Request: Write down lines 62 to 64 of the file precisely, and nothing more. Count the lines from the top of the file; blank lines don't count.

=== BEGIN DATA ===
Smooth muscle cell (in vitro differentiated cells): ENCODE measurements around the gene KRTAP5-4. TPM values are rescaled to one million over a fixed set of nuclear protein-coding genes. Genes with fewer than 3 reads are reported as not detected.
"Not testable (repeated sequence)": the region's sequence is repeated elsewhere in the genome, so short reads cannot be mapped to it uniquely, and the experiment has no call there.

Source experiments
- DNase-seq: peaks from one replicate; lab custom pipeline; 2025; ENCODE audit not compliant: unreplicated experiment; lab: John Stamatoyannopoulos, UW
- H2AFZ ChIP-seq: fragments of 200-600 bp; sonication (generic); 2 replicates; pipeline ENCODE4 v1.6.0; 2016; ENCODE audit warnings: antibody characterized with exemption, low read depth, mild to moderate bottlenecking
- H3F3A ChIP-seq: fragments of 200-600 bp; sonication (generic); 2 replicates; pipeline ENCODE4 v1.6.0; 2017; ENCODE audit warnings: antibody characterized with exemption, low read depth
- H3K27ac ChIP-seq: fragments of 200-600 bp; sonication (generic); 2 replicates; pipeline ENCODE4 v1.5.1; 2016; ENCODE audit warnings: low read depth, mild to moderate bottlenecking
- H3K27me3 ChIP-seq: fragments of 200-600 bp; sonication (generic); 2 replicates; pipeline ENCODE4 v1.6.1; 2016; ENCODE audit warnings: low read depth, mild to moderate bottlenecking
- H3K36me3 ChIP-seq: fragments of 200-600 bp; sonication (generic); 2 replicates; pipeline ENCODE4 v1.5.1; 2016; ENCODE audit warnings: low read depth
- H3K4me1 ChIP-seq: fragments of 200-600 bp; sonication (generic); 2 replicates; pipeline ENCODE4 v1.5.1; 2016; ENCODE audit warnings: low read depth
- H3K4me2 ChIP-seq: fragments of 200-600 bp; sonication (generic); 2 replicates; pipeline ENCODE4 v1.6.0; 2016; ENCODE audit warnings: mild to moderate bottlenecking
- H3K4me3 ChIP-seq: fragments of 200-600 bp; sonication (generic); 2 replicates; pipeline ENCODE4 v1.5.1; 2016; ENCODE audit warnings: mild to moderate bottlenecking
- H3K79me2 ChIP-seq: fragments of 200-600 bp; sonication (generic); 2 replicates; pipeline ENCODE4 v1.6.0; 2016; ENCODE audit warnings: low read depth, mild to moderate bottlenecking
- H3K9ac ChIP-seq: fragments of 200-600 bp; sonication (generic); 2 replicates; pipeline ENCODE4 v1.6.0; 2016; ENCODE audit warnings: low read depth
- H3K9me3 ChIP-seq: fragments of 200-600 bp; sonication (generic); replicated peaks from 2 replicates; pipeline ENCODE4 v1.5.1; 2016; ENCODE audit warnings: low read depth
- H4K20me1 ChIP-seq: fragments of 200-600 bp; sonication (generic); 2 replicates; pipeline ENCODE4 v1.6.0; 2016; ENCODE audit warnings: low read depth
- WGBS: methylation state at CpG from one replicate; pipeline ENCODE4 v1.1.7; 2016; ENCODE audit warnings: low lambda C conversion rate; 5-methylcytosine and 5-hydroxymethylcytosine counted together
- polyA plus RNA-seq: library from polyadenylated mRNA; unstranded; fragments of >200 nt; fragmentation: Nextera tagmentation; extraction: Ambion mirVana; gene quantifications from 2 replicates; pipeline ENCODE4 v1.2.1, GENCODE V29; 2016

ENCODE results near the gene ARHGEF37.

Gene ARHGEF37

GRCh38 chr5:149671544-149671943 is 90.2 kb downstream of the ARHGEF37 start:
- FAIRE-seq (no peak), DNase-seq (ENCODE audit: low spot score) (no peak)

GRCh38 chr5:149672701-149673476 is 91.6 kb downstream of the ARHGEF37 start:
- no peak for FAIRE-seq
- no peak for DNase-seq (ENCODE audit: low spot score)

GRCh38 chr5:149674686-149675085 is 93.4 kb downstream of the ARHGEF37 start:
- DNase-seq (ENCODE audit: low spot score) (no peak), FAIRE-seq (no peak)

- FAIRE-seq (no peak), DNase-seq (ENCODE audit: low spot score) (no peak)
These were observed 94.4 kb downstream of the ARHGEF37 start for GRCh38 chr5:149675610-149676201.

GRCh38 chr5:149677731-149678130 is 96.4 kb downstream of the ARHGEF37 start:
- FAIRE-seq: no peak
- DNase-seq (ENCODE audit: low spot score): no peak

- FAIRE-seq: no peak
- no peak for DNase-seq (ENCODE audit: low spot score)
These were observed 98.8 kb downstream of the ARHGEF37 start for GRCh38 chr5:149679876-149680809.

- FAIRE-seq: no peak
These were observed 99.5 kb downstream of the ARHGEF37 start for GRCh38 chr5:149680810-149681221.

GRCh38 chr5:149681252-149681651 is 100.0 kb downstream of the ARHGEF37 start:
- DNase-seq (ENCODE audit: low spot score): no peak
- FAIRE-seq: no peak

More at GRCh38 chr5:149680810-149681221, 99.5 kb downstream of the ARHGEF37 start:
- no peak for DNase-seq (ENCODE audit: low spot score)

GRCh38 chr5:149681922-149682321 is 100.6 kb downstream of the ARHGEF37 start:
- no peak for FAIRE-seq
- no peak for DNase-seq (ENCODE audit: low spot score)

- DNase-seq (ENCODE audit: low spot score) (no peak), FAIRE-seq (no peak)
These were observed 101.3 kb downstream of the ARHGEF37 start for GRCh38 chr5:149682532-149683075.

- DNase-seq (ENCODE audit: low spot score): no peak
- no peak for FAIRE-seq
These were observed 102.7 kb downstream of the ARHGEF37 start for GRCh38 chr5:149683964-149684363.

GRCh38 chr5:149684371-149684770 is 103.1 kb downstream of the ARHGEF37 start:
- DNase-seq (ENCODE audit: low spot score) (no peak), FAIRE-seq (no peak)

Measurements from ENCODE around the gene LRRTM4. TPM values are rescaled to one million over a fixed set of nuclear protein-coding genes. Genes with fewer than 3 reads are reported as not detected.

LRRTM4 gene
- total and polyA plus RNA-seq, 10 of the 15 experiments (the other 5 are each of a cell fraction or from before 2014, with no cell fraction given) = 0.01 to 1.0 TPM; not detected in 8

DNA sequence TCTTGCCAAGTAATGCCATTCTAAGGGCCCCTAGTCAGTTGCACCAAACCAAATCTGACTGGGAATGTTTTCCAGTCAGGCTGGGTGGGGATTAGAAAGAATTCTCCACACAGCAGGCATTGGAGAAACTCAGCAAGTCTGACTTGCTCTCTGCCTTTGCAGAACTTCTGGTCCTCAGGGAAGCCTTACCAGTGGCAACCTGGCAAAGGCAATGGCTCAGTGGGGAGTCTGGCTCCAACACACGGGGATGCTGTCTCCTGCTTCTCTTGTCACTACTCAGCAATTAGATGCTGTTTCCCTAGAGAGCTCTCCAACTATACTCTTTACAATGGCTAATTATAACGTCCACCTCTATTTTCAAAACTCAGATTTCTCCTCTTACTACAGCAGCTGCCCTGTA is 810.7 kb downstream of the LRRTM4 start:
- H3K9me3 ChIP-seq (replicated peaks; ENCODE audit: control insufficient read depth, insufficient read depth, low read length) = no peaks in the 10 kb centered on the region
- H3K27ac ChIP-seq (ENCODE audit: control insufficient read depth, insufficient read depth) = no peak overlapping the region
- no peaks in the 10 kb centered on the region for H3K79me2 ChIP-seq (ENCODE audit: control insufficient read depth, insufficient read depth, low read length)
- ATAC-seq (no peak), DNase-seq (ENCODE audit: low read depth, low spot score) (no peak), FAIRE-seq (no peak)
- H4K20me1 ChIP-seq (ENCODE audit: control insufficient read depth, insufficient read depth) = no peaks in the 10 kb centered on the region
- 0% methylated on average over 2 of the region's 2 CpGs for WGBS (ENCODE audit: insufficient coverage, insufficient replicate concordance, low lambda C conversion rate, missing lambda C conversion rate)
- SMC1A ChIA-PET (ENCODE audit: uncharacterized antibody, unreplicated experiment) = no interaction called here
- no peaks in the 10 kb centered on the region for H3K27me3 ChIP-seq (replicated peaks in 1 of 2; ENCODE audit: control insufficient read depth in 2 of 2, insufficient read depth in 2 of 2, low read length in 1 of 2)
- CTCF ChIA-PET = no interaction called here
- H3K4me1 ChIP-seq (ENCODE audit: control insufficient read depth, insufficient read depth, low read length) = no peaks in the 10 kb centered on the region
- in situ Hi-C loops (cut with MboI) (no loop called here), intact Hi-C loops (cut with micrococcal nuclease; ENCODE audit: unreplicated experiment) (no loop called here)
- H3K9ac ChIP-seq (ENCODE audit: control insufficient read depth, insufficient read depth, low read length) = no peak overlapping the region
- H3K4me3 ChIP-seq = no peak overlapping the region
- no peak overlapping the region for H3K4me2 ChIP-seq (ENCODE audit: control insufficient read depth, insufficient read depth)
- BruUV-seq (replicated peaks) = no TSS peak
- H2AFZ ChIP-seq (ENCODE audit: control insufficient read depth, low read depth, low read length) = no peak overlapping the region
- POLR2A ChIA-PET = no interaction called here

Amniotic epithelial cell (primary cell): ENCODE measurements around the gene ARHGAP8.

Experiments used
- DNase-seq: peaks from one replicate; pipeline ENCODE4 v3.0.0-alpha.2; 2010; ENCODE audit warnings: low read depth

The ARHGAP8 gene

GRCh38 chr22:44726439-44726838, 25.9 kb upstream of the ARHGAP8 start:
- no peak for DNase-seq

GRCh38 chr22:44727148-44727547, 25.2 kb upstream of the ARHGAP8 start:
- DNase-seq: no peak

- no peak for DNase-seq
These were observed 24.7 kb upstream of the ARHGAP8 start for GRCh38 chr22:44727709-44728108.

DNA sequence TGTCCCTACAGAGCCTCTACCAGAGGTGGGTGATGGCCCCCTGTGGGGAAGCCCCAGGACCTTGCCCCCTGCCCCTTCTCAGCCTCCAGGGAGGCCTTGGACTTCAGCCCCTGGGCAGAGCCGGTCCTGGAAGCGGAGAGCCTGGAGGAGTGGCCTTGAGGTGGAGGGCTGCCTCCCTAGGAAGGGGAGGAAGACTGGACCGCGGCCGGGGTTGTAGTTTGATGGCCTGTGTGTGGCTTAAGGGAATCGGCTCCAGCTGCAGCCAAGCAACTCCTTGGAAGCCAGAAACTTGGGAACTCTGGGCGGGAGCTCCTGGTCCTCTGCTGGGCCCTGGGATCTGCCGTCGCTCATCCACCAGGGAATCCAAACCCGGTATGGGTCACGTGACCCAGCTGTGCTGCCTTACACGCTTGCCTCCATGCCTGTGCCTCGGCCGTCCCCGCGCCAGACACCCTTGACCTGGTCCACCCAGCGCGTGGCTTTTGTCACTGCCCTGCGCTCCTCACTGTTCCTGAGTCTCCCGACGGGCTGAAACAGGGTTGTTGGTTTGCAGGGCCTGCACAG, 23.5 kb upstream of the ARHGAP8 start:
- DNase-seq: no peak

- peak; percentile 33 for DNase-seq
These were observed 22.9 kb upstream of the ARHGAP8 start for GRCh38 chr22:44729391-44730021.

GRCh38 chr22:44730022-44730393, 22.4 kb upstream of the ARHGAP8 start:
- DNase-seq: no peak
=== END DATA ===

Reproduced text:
- 0% methylated on average over 2 of the region's 2 CpGs for WGBS (ENCODE audit: insufficient coverage, insufficient replicate concordance, low lambda C conversion rate, missing lambda C conversion rate)
- SMC1A ChIA-PET (ENCODE audit: uncharacterized antibody, unreplicated experiment) = no interaction called here
- no peaks in the 10 kb centered on the region for H3K27me3 ChIP-seq (replicated peaks in 1 of 2; ENCODE audit: control insufficient read depth in 2 of 2, insufficient read depth in 2 of 2, low read length in 1 of 2)